Gurugulam : After serving for two years, in 1920 he joined as a student to work with C. V. Raman in IACS, Calcutta. Thus the tie of Guru-sishya relationship was established between Raman and Krishnan. He worked with C. V. Raman for eight years till 1928. K. S. Krishnan joined Dakka Univeristy (now in Bangladesh) as a reader in physics in December 1928. After a tenure of five years Dr. KSK returned to Calcutta University an occupied the Chair of Mahendralal Sircar Professor of physics. In 1942 when war cloud was hovering over Calcutta during the Second World War, Dr. KSK joined Allahabad University as a professor of physics. After Independence of India, Dr. KSK became the first director of National Physical Laboratory, New Delhi in 1947. Unfortunately, the nemesis cut the thread and at the age of 63 Dr. KSK died due to heart attack on June 14, 1961. He died in harness. His scientific pursuit stretched for forty years from the time he joined the group of Raman in IACS in 1920. In scientific circle, C. V. Raman is regarded as a great spectroscopist, Satyendra Nath Bose (of Bose-Einstein statistics), a great theoretical physicist, Homi Bhabha, an outstanding particle physicist, Meghnad Saha, a great nuclear physicist, but KSK is regarded as a complete accomplished physicist. In his work in communication theory, he had already discovered (Shannon’s) sampling theorem[2]!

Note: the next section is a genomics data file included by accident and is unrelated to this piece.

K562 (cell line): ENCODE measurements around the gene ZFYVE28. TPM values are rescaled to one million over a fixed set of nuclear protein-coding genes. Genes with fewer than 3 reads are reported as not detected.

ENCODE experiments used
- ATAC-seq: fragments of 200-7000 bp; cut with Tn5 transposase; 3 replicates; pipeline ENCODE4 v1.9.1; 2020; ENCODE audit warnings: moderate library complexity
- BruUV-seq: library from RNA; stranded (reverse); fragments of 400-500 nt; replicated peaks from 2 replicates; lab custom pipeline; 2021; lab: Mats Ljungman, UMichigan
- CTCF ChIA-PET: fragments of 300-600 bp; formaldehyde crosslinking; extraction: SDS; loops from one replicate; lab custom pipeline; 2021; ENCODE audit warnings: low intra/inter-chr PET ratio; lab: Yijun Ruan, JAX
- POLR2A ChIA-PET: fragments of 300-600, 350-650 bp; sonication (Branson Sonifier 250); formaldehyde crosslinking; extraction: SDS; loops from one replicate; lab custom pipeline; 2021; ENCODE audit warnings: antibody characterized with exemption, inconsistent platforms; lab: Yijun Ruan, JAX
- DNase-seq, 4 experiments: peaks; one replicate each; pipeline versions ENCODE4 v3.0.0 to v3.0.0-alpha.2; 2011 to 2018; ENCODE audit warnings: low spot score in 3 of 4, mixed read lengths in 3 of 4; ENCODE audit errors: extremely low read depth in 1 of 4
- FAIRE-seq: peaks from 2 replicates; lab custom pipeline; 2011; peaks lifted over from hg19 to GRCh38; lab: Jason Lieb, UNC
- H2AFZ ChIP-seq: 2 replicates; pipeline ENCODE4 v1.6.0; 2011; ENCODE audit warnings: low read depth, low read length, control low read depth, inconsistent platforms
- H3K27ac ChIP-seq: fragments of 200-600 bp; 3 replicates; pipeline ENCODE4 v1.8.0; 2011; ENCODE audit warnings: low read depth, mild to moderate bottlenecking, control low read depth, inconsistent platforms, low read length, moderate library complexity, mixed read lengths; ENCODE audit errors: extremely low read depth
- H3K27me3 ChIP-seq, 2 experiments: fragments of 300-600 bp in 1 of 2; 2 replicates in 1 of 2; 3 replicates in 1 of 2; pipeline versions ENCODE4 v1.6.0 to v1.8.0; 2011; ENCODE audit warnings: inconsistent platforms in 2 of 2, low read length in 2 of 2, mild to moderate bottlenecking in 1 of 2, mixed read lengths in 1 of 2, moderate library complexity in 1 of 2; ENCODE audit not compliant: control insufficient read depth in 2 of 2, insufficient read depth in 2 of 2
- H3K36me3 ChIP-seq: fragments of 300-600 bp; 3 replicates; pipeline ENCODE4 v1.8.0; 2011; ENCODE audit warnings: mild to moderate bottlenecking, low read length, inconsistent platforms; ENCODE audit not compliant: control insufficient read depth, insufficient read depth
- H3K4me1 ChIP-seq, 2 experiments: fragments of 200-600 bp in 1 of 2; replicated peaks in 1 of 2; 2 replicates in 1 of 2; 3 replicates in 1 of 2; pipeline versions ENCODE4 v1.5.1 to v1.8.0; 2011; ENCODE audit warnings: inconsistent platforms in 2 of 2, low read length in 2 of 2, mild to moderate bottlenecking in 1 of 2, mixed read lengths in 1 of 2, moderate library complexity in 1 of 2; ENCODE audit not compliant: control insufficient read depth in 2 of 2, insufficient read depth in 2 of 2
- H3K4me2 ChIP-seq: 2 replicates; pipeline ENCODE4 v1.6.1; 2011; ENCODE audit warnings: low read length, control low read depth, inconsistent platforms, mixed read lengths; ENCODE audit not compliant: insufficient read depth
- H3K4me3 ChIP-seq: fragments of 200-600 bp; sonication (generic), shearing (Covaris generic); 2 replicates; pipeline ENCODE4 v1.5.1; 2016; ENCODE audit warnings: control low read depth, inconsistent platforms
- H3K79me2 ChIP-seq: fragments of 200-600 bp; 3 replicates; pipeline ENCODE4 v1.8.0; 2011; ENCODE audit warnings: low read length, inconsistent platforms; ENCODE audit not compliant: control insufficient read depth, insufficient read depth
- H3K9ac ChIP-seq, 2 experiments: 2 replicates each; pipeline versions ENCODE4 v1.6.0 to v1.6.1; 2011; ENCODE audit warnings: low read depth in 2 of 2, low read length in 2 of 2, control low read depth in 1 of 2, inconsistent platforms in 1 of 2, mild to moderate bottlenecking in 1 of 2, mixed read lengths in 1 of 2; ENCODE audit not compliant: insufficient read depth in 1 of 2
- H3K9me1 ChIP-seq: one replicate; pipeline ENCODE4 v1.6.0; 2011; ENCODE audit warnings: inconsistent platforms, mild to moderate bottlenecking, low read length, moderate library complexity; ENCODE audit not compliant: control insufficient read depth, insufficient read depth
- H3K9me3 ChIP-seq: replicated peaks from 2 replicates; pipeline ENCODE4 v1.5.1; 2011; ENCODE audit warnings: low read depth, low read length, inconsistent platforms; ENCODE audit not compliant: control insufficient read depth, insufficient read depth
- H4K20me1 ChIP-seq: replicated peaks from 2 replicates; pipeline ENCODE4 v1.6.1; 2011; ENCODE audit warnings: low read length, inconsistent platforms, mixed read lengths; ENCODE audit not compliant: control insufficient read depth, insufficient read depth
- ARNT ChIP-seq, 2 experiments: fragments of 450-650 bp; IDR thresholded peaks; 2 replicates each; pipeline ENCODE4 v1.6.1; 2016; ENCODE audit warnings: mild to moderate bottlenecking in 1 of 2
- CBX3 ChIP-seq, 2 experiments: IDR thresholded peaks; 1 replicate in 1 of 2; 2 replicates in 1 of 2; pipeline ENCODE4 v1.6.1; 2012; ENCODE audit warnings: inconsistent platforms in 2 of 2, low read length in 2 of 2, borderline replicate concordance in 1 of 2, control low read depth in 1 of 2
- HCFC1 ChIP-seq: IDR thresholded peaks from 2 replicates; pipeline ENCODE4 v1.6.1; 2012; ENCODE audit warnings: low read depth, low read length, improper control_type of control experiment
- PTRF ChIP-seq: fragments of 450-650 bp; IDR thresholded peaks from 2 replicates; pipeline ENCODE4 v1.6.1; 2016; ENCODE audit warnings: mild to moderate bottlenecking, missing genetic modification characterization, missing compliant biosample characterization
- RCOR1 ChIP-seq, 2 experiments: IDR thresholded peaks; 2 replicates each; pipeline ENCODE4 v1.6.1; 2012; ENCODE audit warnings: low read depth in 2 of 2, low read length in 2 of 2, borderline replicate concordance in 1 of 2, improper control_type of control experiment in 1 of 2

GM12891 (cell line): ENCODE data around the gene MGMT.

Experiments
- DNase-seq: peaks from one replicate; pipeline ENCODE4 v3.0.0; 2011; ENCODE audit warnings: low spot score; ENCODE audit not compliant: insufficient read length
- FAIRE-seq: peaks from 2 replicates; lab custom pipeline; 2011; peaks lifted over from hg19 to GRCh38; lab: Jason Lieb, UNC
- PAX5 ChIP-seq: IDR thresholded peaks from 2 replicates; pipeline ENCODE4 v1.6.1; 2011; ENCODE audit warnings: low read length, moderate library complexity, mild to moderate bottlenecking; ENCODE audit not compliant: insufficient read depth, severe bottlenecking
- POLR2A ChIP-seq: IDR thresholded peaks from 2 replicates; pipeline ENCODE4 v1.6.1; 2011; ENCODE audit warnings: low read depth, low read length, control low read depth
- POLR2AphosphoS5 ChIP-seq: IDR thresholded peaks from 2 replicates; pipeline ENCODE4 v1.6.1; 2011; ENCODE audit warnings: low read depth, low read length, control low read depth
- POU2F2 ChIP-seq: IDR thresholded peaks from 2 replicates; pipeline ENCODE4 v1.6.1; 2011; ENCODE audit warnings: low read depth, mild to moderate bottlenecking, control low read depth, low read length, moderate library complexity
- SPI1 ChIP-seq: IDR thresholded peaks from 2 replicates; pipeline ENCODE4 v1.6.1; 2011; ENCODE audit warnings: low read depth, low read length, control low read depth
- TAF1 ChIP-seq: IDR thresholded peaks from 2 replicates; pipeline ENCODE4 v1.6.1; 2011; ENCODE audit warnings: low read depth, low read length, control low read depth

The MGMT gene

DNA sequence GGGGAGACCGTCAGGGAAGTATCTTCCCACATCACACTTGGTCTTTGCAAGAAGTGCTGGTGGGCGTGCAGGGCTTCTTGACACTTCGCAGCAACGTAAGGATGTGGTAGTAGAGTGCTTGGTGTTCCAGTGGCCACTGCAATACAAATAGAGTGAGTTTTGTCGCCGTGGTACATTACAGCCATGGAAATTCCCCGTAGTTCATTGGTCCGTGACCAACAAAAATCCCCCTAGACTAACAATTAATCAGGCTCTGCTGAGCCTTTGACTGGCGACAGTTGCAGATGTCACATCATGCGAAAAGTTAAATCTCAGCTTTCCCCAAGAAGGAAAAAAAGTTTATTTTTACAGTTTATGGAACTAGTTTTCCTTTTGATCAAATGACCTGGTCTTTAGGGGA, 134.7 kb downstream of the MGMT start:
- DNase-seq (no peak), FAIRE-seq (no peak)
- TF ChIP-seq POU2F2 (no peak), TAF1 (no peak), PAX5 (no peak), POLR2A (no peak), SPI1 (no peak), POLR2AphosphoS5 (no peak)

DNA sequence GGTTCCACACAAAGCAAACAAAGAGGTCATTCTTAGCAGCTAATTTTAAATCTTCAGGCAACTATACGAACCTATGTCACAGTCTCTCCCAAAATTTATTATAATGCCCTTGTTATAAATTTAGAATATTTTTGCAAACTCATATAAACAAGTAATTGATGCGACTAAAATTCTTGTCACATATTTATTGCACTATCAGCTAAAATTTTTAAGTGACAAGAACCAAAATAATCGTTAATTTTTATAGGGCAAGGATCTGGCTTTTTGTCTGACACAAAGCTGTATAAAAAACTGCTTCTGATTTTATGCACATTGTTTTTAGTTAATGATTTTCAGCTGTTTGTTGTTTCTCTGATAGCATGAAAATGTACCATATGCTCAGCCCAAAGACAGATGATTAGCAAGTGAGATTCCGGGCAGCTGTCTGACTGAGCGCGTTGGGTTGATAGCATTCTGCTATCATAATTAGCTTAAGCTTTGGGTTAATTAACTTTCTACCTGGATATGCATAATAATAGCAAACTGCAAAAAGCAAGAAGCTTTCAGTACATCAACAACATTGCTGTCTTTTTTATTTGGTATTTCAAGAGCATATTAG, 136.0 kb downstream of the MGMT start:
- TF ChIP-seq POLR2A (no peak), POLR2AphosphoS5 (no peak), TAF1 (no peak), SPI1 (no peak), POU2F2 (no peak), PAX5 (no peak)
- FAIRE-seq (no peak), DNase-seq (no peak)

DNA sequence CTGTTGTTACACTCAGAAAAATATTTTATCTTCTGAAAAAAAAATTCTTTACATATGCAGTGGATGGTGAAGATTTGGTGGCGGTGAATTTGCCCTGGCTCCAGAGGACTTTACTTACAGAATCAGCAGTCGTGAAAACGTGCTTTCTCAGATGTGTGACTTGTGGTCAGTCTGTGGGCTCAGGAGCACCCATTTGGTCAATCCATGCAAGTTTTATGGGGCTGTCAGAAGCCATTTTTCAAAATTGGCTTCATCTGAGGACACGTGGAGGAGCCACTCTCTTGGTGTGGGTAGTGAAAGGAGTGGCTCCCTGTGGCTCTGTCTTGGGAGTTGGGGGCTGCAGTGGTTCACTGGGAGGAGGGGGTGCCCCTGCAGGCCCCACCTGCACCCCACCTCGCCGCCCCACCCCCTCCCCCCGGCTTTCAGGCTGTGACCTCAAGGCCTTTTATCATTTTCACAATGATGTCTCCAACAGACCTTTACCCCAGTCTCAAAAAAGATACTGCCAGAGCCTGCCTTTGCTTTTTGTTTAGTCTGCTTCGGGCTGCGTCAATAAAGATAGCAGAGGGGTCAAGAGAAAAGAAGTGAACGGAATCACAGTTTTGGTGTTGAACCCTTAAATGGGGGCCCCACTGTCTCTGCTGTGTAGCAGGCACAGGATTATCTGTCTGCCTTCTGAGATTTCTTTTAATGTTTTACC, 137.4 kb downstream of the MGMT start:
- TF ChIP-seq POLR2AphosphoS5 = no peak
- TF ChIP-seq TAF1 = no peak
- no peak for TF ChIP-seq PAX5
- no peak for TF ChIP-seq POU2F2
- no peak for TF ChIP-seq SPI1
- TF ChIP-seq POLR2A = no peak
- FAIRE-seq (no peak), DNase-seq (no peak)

In scientific circle, C. V. Raman is regarded as a great spectroscopist, Satyendra Nath Bose (of Bose-Einstein statistics), a great theoretical physicist, Homi Bhabha, an outstanding particle physicist, Meghnad Saha, a great nuclear physicist, but KSK is regarded as a complete accomplished physicist. In his work in